But, at the same time, we’re still western consumers of western medicine, which most of the time is offering short term and radical solutions to eradicate/avoid the suffering. And so, we are expecting the same quick results with Mindfulness. We passively do what we’re supposed to do, exactly as we would take a pill according to our prescription, and let the “thing” deal with our body and/or mind in pain, those familiar strangers we daily cohabit with.
And here is the complete delusion. Kabat-Zin explains it clearly. Mindfulness is “paying attention in a particular way: on purpose, in the present moment, and non-judgmentally”.
I know how hard this is when we just want to remove our attention from what’s bothering us in order to escape what is putting us down because we’re scared of suffering. We’re scared of negative feelings and sensations. And we’re also so scared not to fit to this society if we’re not perfect in every way. Then comes the self-judgement, the self-devaluation and the bitter taste of failure.
But, instead of this escalation, we can just sit with what we feel, with what’s coming out into our mind right now. No need to try to erase any thought labeled as mean, bad or inappropriate. No need either to try to avoid any emotion or sensation, pleasant or unpleasant. Mindfulness is about welcoming, noticing and respecting whatever experience we’re having right now. Even noticing distractions with no filter. And above all, noticing these things without judgment. This is called acceptance!
So it isn’t about what we feel or think, but how we relate to these thoughts and feelings and how we act, in a more compassionate way with others and ourselves. Instead of reacting immediately to a situation, Mindfulness allows space for the awareness of our feelings and gives a moment to decide how one wants to respond to a situation The time we take to sit, to pay attention to something as simple as our breathing and gently accept what is going on, letting the strong emotions to soften and even disappear, allows space for a proactive mindful response instead of a reactive response.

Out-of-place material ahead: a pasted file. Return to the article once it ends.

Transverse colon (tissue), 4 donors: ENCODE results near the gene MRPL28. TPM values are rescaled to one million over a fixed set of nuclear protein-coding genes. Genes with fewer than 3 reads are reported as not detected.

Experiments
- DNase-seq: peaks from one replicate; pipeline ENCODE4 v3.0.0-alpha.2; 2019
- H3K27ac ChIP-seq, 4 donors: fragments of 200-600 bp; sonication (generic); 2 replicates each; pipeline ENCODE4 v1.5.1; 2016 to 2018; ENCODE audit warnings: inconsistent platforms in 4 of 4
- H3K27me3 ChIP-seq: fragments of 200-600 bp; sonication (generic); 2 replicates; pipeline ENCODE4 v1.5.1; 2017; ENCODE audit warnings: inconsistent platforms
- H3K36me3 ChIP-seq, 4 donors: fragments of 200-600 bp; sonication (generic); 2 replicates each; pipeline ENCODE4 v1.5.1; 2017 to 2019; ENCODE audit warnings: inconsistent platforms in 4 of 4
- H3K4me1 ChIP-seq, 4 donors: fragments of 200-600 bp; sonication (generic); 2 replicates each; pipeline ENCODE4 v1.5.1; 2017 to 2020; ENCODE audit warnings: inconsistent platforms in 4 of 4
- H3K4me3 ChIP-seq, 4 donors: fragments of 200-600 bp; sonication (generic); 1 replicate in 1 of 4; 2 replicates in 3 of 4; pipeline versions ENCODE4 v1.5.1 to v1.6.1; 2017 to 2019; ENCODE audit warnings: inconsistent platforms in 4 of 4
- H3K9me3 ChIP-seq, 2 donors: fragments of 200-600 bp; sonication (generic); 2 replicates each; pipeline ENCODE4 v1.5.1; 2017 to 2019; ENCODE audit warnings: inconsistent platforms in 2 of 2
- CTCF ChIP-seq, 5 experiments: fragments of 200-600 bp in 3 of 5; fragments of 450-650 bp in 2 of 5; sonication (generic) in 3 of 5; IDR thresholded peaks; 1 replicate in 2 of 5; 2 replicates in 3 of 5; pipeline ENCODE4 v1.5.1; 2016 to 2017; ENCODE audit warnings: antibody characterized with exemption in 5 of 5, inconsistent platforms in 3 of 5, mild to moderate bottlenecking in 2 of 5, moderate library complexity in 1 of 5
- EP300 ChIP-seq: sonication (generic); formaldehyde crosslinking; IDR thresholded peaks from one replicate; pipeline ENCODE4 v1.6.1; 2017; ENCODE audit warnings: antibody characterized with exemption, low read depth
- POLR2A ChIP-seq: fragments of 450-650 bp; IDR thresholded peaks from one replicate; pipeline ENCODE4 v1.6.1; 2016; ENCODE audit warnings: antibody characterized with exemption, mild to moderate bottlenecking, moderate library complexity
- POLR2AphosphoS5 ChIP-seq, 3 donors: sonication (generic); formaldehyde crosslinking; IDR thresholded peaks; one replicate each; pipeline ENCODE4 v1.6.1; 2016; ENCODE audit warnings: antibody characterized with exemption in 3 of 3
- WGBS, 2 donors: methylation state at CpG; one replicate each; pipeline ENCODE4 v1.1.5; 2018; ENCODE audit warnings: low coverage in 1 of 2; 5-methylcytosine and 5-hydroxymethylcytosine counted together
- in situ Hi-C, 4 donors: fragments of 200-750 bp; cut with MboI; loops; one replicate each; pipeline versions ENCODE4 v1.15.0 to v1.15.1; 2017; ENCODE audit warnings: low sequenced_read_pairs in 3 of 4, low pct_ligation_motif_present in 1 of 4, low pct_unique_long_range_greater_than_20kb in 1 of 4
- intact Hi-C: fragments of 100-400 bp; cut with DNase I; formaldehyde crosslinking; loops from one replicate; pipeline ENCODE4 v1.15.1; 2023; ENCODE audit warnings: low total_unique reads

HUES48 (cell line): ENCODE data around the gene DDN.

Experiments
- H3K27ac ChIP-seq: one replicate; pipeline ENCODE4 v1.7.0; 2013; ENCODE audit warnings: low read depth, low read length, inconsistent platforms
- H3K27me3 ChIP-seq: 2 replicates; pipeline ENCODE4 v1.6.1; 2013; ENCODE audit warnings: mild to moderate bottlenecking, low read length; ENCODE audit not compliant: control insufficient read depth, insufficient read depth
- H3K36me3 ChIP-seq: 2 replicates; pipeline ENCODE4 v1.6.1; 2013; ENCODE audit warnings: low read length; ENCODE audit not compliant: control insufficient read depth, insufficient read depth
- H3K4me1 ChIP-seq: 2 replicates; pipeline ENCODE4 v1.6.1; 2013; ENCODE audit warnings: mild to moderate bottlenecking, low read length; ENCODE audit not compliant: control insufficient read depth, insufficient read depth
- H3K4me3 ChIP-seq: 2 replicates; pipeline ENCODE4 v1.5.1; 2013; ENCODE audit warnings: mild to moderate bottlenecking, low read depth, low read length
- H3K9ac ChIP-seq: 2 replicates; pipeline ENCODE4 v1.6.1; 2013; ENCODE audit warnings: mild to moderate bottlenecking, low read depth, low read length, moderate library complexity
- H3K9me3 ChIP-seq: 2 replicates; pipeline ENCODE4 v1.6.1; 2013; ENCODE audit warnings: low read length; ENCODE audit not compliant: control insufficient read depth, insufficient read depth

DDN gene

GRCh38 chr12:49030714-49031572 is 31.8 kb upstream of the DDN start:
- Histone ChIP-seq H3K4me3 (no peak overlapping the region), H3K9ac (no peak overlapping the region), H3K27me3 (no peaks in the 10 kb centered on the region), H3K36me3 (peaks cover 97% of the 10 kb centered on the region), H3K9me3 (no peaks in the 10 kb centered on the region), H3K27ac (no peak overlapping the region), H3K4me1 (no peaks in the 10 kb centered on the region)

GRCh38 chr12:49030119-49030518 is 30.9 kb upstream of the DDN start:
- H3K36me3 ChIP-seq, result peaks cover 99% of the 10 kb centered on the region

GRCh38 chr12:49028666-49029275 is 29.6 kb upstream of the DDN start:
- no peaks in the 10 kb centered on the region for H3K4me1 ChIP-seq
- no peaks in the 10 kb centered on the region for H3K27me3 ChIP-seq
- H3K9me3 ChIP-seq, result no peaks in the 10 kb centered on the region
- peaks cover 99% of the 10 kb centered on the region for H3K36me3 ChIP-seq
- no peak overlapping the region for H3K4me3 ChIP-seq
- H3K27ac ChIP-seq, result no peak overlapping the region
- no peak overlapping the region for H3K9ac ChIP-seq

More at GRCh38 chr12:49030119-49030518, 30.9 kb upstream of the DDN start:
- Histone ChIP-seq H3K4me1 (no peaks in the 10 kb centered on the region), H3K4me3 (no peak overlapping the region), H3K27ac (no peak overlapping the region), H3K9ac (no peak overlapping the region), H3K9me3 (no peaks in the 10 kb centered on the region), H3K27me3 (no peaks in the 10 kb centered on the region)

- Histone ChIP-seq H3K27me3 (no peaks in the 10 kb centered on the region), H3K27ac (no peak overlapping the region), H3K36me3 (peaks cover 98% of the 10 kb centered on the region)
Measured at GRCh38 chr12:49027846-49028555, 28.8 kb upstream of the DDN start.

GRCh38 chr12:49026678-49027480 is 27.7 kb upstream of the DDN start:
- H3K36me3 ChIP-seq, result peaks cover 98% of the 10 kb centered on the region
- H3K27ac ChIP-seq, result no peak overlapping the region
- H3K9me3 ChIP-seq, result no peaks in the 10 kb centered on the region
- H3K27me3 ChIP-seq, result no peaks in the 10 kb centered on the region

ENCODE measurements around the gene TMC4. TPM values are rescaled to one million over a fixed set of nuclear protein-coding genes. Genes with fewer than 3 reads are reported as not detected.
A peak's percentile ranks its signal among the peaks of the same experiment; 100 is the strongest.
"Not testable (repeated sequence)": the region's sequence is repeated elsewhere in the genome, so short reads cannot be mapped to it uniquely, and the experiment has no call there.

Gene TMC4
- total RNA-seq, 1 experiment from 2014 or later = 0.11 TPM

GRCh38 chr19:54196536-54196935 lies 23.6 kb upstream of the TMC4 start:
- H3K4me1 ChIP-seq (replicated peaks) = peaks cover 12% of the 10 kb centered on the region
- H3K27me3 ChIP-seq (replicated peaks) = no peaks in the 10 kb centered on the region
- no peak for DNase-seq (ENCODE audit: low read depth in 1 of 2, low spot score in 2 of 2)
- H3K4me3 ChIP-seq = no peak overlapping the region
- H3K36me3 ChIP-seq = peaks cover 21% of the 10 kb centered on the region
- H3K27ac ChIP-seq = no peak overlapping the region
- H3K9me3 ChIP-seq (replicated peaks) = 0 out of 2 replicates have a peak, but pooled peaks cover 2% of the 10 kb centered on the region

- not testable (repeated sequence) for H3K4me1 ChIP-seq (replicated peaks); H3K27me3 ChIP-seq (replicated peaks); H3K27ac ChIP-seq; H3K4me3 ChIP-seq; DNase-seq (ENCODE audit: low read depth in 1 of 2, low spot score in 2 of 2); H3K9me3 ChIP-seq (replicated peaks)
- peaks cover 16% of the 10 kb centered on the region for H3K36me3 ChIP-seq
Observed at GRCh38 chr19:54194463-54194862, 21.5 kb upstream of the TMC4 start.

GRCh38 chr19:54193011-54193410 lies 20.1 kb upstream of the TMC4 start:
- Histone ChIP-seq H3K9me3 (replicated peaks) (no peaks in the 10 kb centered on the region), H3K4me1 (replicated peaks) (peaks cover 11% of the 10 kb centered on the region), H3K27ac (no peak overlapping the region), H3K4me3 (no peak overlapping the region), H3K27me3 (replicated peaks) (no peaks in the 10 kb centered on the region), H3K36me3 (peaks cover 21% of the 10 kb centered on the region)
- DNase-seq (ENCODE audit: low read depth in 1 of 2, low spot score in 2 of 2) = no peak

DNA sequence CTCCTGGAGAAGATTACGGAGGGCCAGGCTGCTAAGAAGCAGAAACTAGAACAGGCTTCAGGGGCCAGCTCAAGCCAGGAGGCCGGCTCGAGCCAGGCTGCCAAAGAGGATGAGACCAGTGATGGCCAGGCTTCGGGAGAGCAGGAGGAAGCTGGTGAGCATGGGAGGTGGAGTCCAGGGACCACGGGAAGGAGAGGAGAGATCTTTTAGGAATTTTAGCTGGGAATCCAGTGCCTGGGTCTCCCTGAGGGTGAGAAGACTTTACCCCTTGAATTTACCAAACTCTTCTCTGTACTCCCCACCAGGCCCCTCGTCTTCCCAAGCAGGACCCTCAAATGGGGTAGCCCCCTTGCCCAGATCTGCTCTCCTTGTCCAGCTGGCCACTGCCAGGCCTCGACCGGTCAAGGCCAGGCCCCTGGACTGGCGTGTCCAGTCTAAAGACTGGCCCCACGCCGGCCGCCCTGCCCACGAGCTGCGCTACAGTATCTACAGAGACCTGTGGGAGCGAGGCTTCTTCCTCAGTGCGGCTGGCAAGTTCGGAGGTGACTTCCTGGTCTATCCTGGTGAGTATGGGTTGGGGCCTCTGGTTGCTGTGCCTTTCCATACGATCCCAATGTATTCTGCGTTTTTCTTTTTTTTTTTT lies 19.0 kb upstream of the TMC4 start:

And yes, Mindfulness can bring peace and relaxation, but those results are not guaranteed, and it is ok. Keep in mind that according to 25 years of research, a long-term practice is the best way to benefit from Mindfulness meditation.
To end, there are many ways to be in the present moment. Actually, if you read the wonderful books of Thich Nhat Hanh, you’ll discover that every moment can be a mindful one. In the next articles, I will focus and give you some tips on the formal meditation sitting.
In the meantime, take good care of yourselves.
You can checkout and enjoy reading those two books, related to what I wrote,:
– “Whenever you go, there you are: Mindfulness Meditation in Everyday Life”, Jon Kabat-Zin, Stress Press, 1994.
– “Peace is every step, The Path of Mindfulness in Everyday Life”, Thich Nath Hanh, Bantam Books, 1991.
Marianne Nizet is a Songwriter, Primary School Teacher, Mindfulness Practitioner and Mindfulness Instructor, certified by the Mindfulschools, CA. She has been teaching in different contexts (with children in the spectrum, in international and bilingual schools) for the past ten years and she has been teaching Mindfulness for the past three years in a primary school of New York. She now lives and offers Mindfulness sessions for schools (including delivering Mindfulness curriculum for students, professional development for teachers and administrators, and teaching parents) in Paris, France.